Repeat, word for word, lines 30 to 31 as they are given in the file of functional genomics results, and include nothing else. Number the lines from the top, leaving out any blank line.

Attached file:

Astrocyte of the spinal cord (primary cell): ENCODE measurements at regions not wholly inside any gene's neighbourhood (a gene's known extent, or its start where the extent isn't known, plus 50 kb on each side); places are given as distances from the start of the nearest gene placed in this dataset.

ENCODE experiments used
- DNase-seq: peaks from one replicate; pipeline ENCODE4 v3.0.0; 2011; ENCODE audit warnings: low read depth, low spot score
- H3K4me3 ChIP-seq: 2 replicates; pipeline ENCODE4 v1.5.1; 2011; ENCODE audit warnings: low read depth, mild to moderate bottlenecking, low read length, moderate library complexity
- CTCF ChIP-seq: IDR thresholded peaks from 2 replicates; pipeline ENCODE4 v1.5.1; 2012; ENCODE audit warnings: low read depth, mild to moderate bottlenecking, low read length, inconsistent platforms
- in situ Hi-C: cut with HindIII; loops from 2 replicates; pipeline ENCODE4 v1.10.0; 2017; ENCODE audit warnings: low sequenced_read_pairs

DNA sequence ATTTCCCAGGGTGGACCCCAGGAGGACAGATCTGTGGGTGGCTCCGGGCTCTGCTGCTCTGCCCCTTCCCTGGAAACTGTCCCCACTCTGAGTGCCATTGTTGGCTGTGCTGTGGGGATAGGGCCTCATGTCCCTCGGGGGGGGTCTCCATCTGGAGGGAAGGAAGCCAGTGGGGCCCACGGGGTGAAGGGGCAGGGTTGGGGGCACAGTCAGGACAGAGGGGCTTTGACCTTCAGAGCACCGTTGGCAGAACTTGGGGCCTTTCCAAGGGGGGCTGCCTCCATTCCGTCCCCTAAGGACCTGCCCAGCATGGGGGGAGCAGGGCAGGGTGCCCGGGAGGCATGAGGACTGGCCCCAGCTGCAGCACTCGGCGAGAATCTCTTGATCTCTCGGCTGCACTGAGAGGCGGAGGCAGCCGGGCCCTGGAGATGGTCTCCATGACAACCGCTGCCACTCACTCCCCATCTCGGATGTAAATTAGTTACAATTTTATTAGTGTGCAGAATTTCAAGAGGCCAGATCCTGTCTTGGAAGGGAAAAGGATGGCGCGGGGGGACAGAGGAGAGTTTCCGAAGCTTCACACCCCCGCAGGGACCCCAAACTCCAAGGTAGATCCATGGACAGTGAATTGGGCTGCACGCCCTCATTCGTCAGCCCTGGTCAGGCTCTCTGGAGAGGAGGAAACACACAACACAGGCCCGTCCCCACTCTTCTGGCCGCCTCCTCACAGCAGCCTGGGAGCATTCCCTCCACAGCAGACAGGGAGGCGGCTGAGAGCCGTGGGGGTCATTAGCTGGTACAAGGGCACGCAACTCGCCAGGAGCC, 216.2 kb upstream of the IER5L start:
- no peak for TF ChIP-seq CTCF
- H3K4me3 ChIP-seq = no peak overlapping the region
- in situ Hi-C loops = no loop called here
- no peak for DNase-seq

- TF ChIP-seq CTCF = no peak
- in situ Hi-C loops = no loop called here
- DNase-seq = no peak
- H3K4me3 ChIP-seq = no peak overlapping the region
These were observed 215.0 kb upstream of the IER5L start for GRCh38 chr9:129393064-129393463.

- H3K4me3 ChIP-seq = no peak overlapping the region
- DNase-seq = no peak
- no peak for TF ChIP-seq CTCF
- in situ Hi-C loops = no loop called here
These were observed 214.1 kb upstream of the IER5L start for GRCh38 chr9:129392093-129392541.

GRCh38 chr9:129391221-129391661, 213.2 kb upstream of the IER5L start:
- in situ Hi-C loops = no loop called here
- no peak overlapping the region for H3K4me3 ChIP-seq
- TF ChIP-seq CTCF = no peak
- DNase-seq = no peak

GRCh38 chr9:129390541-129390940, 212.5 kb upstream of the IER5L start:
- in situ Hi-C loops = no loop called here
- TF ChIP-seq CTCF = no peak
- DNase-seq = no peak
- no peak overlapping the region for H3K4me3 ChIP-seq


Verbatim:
- DNase-seq = no peak
- no peak overlapping the region for H3K4me3 ChIP-seq